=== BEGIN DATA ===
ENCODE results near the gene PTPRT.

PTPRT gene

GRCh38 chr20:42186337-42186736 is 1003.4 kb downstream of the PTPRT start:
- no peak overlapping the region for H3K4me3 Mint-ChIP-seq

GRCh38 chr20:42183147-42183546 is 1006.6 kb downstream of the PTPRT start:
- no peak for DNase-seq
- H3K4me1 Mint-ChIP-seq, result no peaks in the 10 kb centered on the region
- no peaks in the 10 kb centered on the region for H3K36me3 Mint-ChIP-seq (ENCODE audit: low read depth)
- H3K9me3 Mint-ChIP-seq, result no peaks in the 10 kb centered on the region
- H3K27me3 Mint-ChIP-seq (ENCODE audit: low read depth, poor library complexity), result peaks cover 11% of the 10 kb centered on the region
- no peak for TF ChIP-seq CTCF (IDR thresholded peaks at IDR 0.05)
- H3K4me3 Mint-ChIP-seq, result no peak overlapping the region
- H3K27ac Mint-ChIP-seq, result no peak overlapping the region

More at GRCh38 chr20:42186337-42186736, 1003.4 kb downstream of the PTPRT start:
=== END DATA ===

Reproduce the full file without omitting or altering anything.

ENCODE results near the gene PTPRT.

PTPRT gene

GRCh38 chr20:42186337-42186736 is 1003.4 kb downstream of the PTPRT start:
- no peak overlapping the region for H3K4me3 Mint-ChIP-seq

GRCh38 chr20:42183147-42183546 is 1006.6 kb downstream of the PTPRT start:
- no peak for DNase-seq
- H3K4me1 Mint-ChIP-seq, result no peaks in the 10 kb centered on the region
- no peaks in the 10 kb centered on the region for H3K36me3 Mint-ChIP-seq (ENCODE audit: low read depth)
- H3K9me3 Mint-ChIP-seq, result no peaks in the 10 kb centered on the region
- H3K27me3 Mint-ChIP-seq (ENCODE audit: low read depth, poor library complexity), result peaks cover 11% of the 10 kb centered on the region
- no peak for TF ChIP-seq CTCF (IDR thresholded peaks at IDR 0.05)
- H3K4me3 Mint-ChIP-seq, result no peak overlapping the region
- H3K27ac Mint-ChIP-seq, result no peak overlapping the region

More at GRCh38 chr20:42186337-42186736, 1003.4 kb downstream of the PTPRT start: